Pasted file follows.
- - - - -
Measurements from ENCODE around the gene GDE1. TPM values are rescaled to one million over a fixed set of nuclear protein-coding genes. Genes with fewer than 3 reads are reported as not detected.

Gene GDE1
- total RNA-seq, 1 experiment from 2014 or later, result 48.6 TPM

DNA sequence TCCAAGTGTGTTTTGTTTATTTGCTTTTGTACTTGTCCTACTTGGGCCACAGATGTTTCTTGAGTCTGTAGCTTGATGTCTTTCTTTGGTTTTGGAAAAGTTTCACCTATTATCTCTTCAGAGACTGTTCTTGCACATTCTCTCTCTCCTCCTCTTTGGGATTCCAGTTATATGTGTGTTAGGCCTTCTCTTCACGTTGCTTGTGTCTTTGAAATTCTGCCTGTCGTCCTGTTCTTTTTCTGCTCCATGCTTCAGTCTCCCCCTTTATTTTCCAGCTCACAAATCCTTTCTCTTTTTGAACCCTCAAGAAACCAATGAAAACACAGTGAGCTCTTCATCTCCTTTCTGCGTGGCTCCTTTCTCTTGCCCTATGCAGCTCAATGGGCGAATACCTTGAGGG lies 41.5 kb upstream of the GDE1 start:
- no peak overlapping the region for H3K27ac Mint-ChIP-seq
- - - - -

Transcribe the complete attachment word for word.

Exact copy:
Measurements from ENCODE around the gene GDE1. TPM values are rescaled to one million over a fixed set of nuclear protein-coding genes. Genes with fewer than 3 reads are reported as not detected.

Gene GDE1
- total RNA-seq, 1 experiment from 2014 or later, result 48.6 TPM

DNA sequence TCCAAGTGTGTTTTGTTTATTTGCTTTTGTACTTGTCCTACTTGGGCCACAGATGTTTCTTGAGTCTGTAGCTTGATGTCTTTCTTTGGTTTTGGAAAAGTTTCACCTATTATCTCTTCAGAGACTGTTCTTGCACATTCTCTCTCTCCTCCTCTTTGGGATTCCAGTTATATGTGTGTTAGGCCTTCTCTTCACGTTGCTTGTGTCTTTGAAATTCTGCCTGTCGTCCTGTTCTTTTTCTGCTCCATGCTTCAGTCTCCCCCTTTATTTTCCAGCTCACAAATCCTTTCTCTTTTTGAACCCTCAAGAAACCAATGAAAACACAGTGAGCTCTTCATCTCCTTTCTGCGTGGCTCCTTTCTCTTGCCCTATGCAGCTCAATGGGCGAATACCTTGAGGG lies 41.5 kb upstream of the GDE1 start:
- no peak overlapping the region for H3K27ac Mint-ChIP-seq